Active for over fifty years on the Canadian art scene, Irene F. Whittome has long made the museum—its tools, systems, and functions—the centre of her creative process. The gestures of classification and identification, and a concern for preservation and accumulation are characteristic of her installations and display cases, which are veritable little cabinets of curiosities. Her works present an opportunity to explore the museum as a site, not so much to uncover its blind spots, but to bring its imagination into play, using its rooms, languages, and sacralising strategies to tell stories infused with personal mythologies.
After moving to the Eastern Townships in 2007, Whittome built a studio and homestead on a former quarry, where she now channels her desire to transform the environments that inhabit her. It is there that, in 2009, she performed the act of burning the templates and leftover elements of many of her works from the 1970s and 1980s. Among these were encaustic-covered wooden and cardboard objects from her series Vancouver (1975-1980), an installation that was exhibited and reconfigured numerous times, hence the presence of shipping crates among the flames, visible in the photo documentation of the event. With this iconoclastic gesture—of the order of a spectacular and unproductive expenditure obliterating several years’ worth of work—Whittome freed herself of its weight and gave herself a symbolic blank slate. The fire, which burned for an entire day, allowed her to physically inscribe her presence in the quarry: nine burial mounds of ash and debris were arranged on the site of the blaze, like memorial markers. Two years passed before the traces of wax embedded in the soil had finally dissolved and been replaced by patches of resilient lichen.
Destruction and rebirth: two opposing states that unite to evoke the process of sublimation. In conversation with Whittome, this idea often returns, like a leitmotif, and she pinpoints it as a key element of her artistic impulse. She has never been afraid of destruction, sublimation’s first stage whose finality is a state which, by substituting itself for the former, suppresses it. Fire—ceremonial, funerary, an offering—is also an apt reminder of the ritualistic and sacred nature of her entire practice. This is evidenced in her use of symbols such as the turtle, the cross, or the stupa, and the meditative atmosphere of some of her installations that use light and the tension between dissimulation and revelation to produce a sense of mystery. Her series Linceul 1, 2, and 3 shows traces left by a liquid as it moves across and soaks a piece of linen. These cerements reconnect with Whittome’s first love, printmaking, which involves transferring a design from one surface to another. Created with an iodine dye, a liquid with antiseptic properties, these works are like shrouds—fabric that wraps the bodies of the deceased—in that they intimately evoke rites of passage aimed at preserving and celebrating life. A life carried on in remembrance, in life’s traces, and perhaps even beyond and before it, in sublimated form.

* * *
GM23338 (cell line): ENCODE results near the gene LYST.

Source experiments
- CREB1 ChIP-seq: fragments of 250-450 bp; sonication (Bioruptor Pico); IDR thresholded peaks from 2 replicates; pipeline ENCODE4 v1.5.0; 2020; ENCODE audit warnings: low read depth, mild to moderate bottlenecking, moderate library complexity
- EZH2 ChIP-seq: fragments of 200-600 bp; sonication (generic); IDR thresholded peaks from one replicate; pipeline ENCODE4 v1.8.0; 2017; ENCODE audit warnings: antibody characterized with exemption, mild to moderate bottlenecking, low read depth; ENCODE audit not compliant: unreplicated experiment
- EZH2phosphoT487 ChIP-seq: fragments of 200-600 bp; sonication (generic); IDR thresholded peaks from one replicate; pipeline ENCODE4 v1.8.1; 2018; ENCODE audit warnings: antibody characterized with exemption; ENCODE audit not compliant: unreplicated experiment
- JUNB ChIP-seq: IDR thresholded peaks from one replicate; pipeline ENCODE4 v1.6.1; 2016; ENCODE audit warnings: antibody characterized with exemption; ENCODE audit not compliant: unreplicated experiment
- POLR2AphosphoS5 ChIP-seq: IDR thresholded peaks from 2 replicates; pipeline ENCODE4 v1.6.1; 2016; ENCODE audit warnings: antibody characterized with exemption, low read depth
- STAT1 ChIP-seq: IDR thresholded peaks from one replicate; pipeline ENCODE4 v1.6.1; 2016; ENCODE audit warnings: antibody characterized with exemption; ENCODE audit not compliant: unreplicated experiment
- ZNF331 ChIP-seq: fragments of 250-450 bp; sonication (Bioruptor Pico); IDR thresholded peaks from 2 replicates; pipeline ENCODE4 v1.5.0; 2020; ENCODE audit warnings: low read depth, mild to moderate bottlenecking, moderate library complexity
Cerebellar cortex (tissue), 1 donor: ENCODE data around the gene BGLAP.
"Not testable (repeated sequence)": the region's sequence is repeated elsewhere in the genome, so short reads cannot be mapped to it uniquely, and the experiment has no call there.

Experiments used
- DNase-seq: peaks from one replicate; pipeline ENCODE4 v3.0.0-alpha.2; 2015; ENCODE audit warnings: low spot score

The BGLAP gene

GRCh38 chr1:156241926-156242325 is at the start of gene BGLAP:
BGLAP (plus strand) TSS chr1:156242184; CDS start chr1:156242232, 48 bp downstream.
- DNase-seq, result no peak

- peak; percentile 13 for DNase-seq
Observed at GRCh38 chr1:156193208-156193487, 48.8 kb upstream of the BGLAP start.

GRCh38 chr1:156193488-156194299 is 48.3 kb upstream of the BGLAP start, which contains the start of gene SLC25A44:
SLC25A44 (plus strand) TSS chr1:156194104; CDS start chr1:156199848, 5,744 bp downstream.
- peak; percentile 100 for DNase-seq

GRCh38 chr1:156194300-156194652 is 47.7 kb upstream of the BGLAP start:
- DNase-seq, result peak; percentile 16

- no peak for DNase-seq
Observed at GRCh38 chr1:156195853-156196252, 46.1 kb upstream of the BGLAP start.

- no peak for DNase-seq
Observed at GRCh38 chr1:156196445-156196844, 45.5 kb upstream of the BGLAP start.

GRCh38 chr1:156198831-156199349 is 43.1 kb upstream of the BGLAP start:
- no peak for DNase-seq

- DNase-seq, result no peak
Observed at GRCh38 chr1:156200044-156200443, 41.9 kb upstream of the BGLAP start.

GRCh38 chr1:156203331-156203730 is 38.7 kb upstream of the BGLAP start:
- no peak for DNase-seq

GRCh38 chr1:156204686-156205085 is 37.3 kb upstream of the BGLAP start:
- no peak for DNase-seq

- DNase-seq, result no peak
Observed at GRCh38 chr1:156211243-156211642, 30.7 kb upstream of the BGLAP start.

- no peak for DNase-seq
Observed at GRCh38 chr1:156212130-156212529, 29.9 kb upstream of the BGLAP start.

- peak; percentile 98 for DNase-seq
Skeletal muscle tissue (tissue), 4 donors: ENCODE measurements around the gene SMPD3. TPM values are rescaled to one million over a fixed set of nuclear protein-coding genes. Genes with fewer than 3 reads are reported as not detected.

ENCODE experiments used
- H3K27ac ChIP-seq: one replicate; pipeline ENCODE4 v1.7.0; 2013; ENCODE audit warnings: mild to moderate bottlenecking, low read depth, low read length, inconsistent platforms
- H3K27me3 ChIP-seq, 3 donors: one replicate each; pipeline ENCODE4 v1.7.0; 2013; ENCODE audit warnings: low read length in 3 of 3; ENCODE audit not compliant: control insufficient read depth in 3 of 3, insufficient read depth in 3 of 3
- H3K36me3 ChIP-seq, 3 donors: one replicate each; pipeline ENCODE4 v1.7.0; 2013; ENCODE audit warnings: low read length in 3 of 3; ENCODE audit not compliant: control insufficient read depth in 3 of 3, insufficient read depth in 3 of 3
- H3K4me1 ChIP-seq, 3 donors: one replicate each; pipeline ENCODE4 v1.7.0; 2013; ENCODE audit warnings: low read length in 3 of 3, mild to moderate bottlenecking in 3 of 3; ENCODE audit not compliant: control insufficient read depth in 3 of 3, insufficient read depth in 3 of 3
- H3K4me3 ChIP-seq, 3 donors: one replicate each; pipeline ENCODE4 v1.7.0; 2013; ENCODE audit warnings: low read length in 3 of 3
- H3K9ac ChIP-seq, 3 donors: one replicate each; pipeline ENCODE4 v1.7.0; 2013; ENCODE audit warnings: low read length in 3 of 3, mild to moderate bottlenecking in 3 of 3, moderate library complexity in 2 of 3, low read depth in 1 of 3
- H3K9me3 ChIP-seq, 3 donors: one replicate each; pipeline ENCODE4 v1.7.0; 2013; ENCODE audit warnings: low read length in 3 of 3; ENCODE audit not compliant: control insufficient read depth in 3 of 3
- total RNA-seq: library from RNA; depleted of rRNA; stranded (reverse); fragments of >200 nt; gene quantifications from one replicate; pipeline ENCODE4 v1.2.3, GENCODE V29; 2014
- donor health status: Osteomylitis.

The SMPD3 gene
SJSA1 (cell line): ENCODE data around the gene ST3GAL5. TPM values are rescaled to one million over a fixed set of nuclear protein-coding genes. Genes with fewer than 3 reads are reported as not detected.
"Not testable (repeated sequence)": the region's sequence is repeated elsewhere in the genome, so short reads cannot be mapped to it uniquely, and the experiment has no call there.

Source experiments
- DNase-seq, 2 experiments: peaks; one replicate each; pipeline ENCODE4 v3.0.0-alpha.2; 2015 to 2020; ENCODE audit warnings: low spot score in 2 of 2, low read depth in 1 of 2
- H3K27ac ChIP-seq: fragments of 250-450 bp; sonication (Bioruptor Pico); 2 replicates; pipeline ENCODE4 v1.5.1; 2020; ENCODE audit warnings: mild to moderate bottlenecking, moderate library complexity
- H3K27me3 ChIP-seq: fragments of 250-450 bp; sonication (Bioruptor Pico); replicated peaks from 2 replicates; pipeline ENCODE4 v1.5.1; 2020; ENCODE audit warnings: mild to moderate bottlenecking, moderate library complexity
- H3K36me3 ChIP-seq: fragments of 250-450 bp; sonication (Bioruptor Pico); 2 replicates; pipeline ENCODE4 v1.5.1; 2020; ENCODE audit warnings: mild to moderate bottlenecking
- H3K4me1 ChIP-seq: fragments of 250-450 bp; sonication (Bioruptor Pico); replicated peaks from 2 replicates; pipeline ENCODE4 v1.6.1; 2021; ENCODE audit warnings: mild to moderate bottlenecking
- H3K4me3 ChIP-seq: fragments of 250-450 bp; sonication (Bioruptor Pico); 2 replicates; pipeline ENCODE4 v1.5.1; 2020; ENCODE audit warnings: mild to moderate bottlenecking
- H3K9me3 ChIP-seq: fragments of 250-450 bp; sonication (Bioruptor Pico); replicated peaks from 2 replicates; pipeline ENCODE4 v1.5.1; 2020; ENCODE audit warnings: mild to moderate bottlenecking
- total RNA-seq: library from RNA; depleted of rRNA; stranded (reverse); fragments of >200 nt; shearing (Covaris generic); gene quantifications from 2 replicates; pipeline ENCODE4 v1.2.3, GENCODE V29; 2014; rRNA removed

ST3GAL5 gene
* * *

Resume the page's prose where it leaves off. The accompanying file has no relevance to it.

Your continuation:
Irene F. Whittome was born in Vancouver, British Columbia in 1942. She has taught at Concordia University in Montreal from 1968 to 2007. She was a Masters Program associate since 1975 and became full professor in 1995.
She lives and works in Montreal and Ogden, in Quebec’s Eastern Townships. Between 1995 and 2000, her works are the subject of four solo exhibitions in an institutional context: at the Centre international d’art contemporain de Montréal (CIAC) (1995), the Musée d’art contemporain de Montréal (1997), the Canadian Centre for Architecture (1998), and the Musée national des beaux-arts du Québec (2000). In 2001, she begins to work in the Stanstead area to create Conversation Adru, presented at the Art Gallery of Bishop’s University (now Foreman Art Gallery) (2004). In 2003, she purchases a disused granite quarry in Ogden, in which she constructs a studio and works beginning in 2004.
Irene F. Whittome has received many awards for artistic excellence, including the Victor-Martyn-Lynch-Staunton Award from the Canada Council of the Arts (1991), the Gershon Iskowitz Prize, Toronto (1992), the Prix Paul-Émile-Borduas from the Government of Quebec (1997), and the Governor General’s Award in Visual and Media Arts (2002). In 2005, she was appointed an Officer of the Order of Canada. Her works are in the collections of Canada’s major museums. Since 2005, she has been represented by Galerie Simon Blais in Montreal.
Image in the banner:
© Irene F. Whittome, Prelude to Shroud, 2021. Photo: Tom Montgomery.